Asha Bhosle & Shujaat Khan, Royal Festival Hall, London, 16 March 2011

15. 8. 2011 | Rubriky: Articles,Live reviews

[by Ken Hunt, London] By any standard, she is one of the greats of popular music. He is, in my opinion and that of many others’, the finest sitarist of his generation, with a work ethic and melodicism drilled into him through studying sitar with his father, the legendary – for once the word is deserved – Vilayat Khan and working as a Bollywood session musician. This world premiere looked to their recently released collection of sitarist-singer Shujaat Khan’s settings to traditional melodic or lyrical themes, Naina Lagaike – to stick to the CD artwork’s spelling – though the concert programme carried the more accurate “Naina lagai ke”, meaning ‘I rue having locked eyes with you’ was an unmissable event. It was also the programme’s baptism of fire before a paying public.

Concerts that wrong-foot and thwart expectations are amongst the best. This one did so to no little degree. That said, there were elements in the auditorium who for some benighted reason or the other thought it should be, or wanted to turn it into an Asha Bhosle Bollywood bash. They wanted Bollywood now and called out greatest hit titles. To state the flaming obvious, what should have been the giveaway clue was the dual billing on the tickets and concert programme.

Shujaat Khan clarified upfront that they were “doing something very different” before the instrumental sextet of sitar, flutes, guitar, keyboards/synthesiser and two percussionist attuned the audience’s ears to the evening’s sound, with a piece attributed to the semi-mythical Amir Khusro. Though the audience in due course got a taste of Bollywoodisms with, say, Mera Kuchh Saamaan (‘Some of my belongings’) and even one of her father, Dinanath Mangeshkar’s Marathi-language martyr songs, it was the album’s Aaja Re Piya Mora (‘Come back my love’) and their kind that elevated this concert.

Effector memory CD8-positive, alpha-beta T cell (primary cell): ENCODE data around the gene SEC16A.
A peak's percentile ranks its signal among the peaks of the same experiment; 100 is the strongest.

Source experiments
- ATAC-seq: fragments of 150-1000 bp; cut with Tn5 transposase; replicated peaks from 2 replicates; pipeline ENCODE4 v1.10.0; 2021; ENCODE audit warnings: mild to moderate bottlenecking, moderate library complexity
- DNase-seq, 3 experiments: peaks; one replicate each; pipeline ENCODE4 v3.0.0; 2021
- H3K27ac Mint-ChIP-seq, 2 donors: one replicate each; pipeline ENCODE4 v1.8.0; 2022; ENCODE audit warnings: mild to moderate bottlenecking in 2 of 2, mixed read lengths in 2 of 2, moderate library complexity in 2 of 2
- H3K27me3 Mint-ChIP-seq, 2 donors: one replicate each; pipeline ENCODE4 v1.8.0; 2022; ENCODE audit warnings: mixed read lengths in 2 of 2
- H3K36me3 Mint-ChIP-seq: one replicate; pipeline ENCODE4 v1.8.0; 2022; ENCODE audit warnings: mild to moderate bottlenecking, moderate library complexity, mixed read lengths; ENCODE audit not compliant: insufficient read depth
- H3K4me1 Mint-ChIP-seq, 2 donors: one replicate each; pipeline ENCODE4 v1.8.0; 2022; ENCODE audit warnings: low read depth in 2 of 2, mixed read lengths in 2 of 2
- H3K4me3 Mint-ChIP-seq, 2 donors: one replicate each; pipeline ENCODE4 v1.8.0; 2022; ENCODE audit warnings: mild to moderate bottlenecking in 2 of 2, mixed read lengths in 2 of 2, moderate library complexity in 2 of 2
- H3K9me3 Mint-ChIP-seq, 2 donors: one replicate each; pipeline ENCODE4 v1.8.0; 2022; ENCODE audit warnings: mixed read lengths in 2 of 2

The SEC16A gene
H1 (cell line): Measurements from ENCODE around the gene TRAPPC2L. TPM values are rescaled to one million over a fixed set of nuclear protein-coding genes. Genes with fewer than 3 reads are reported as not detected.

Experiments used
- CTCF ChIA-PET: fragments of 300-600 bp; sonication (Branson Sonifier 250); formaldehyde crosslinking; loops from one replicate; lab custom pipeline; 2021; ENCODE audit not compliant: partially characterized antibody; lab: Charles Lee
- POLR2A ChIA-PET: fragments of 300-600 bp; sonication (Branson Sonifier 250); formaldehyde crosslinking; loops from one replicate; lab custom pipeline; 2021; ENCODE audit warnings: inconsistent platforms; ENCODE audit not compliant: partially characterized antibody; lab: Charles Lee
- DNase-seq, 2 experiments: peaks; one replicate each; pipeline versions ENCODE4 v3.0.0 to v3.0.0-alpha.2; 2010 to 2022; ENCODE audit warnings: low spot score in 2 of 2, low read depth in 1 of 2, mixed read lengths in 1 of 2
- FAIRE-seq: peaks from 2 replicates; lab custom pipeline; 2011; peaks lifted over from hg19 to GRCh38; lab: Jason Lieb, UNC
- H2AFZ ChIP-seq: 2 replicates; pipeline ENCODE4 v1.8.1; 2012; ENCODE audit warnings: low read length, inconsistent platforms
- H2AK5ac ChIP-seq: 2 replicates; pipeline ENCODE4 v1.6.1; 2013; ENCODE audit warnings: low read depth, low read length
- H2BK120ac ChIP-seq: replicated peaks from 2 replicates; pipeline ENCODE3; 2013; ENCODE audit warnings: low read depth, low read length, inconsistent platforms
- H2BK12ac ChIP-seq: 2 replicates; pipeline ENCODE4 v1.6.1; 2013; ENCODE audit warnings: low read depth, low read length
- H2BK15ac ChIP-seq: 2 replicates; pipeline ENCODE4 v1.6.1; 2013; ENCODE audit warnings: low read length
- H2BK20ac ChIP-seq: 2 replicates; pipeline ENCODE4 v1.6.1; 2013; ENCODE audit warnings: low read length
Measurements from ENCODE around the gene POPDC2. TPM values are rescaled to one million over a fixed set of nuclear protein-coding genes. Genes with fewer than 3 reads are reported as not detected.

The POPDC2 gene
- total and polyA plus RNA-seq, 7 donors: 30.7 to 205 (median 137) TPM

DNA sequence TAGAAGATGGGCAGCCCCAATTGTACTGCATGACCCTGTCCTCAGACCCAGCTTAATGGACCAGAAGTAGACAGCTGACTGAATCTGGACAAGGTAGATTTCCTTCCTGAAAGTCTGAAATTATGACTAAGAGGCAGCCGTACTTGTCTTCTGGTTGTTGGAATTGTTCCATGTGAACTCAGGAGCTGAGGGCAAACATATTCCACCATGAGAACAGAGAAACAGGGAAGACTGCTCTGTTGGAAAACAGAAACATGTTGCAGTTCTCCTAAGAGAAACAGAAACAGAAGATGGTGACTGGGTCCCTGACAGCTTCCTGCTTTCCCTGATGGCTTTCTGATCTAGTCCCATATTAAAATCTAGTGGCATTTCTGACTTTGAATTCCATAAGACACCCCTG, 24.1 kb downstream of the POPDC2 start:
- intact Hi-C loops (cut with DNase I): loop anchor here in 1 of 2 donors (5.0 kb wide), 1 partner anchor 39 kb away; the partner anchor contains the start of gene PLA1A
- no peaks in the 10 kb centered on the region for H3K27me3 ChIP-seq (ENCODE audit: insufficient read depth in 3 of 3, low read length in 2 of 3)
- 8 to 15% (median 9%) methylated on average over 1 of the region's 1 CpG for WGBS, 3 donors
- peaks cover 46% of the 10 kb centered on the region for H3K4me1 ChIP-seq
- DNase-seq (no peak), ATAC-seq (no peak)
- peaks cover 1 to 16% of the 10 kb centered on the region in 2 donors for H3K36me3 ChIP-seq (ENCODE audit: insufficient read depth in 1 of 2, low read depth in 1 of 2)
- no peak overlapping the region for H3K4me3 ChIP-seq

Spontaneous creativity should come with blemishes. “Give me spots on my apples/But leave me the birds and the bees,” is, of course, part of a verse generally attributed to Amir Khusro. In it he distils how each act of musical creation should be different and individual, just as it is the apple’s flavour and content that is the gardener’s goal, not an fruit sized and shaped by the conformities of the marketplace. That is, naturally, merely one interpretation. Amir Khusro’s left many puzzles. The main puzzle of this particular night was the absence of a Shujaat Khan sitar solo.

With Saregama having recorded the run of UK concerts, the Royal Festival Hall concert may well have captured a piece of history being made. Let’s hope.

CD image courtesy of Saregama, © Saregama 2011

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